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3.4 Develop the 3D Mockup in Photoshop Part 2

Continuing to edit our chocolate bar box in Photoshop, here we’ll add some extra effects to give the mockup more depth and realism. We’ll also weigh up the pros and cons of using Actions and Smart Objects to save your edits for future reuse.

3.4 Develop the 3D Mockup in Photoshop Part 2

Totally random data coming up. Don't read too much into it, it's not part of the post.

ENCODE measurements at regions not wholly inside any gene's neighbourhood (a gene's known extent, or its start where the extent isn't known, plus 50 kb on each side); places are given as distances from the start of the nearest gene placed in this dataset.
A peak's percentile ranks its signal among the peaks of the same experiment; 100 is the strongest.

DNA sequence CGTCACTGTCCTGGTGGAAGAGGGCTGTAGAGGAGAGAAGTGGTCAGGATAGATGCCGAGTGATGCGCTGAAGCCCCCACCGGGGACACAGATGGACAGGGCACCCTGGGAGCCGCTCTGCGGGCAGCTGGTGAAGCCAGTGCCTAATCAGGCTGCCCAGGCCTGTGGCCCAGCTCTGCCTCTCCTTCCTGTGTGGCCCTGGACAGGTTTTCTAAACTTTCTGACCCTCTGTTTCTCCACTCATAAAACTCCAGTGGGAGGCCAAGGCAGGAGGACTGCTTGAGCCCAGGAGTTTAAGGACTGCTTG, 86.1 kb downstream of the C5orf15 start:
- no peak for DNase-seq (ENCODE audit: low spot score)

Hi there. So we're still working on our chocolate bar mockup. It's looking really good so far. We've grafted the floss artwork onto the 3D shape. And we've added a plastic material effect to the snow-capped cutout showing more realistically how the chocolate inside the packet would be seen. Hm, but there's one thing missing with this mockup. And that's the fact that it's looking a bit flat. It's got no shadows around the outside of the packaging, which makes it look like it's floating in midair. We don't want that. So let's add a simple cast shadow. Click on the background layer at the bottom of the Layers panel and then select the Rectangle Tool. Let's create a long rectangle the rough width of the chocolate packet, which will sit on a layer above the background layer automatically. And make sure the color fill of the shape is set to black. Let's bring the opacity down to around 53%. Then head up to Edit > Transform > Distort, and let's adjust the position of the rectangle so that it sits neatly under the bottom of the packet. Just like that. Now head up to Filter > Blur > Gaussian Blur and set this to about 50.0 pixels as we did earlier in the previous lesson. Hit OK. Awesome, it's looking really good Now before we bring this section to a close, I want to share one more tip with you for creating product mockups in Photoshop. This is to add a bit of noise to the design to take away the overly polished digital look of the mockup. To do this, you want to select the layer containing the front image of the packaging and then head up to Filter > Noise > Add Noise. Increase the amount and click OK, fab. And that's it, a quick and simple product mockup which we began in Illustrator as a 3D vector shape and transformed into a realistic mockup in Photoshop by adding light, shadows, and textures. Our mockups looking great, but what if the client says that they want to see some different packaging designs mocked up in the same way. Like right now. There are two ways you can get more juice out of your mockup. The first is by recording your editing process as a Photoshop action. You can do this from the actions panel, but there are a couple of disadvantages to doing this that you need to be aware of. First, you have to have had the foresight to record the action before you start editing your mockup. Once you've done all the edits you can't simply save it as an action. Photoshop needs to recall the data as an action while you do it. The second drawback of using actions, is that it only really works for a mockup with a particular pose and dimensions. So say you want to tweak the mockup to make the packaging appear at a slightly different angle, the action will only allow you to reproduce this mockup exactly as it appears here. Now I've got nothing against actions, and I think for some tasks they're really super useful. But what I want to show you is how to use smart objects instead to feed a new artwork to the template without having to record your full set of edits. So let's take a look. Make sure you can see everything sitting in the Layers panel here. And let's track down the smallest object layer for the front face of the packaging. So from here, we can head up to File > Place. So inside the zip folder of chocolate bar artwork images that I shared with you earlier, you'll also find a folder of images of a different design called CHOCOLATE BAR PACKAGING_DESIGN 2. Let's head in there and choose FRONT_Design 2 and place. Let's resize that using Shift and get it to fill the page. And just to make sure we can't see any blue edges from the other design appearing, let's switch off the visibility of the background layer below. And then head up to File > Save. And then when we head back to our mockup document, there we go, it's updated, awesome. We can repeat this step with the side and front of the packaging by finding the layer containing the side artwork. If for any reason it is no longer a smart object you can right-click if you're on a PC, or Control click if you're using a Mac, on the name of the layer and choose Convert to Smart Object. And when you double-click to edit a layer it, will have its distorted angle. But that's no problem. You can place the artwork and Edit > Transform > Distort, and reshape the artwork until it matches the right angle and dimensions. Okay so let's double-click on the side smart objects. Then File > Place choose LEFT SIDE_Design 2 and Place. Re-size it, and then when you're ready go up to File > Save, cool. And finally with the top of the packet, so let's double-click on the smart objects. File > Place again, find the image called TOP_Design 2, and click Place. Re-size it to fill the space. And go to File > Save. Awesome, and you're done. So it's actually really simple to update your mockup file with a new design using smart objects. And you can also make this easy for others to open, edit too, simply by renaming the layers and making it bit more intuitive to use. So for example, we can double-click on the name of one of the smart object layers and type in something like double-click to insert front of packet here. I can rename the other smart object lays in the same way too. Then you can simply File > Save your Photoshop file and share it with someone else. So it's super easy. Great work this lesson guys. In the next section of the course we're going to take our product mockup skills one step further and look at some more specific techniques for adding cool details to your mockups. Like folds, creases, texture, and even bringing in a human subject to your designs. So stick around, you won't want to miss those tips. I'll see you there.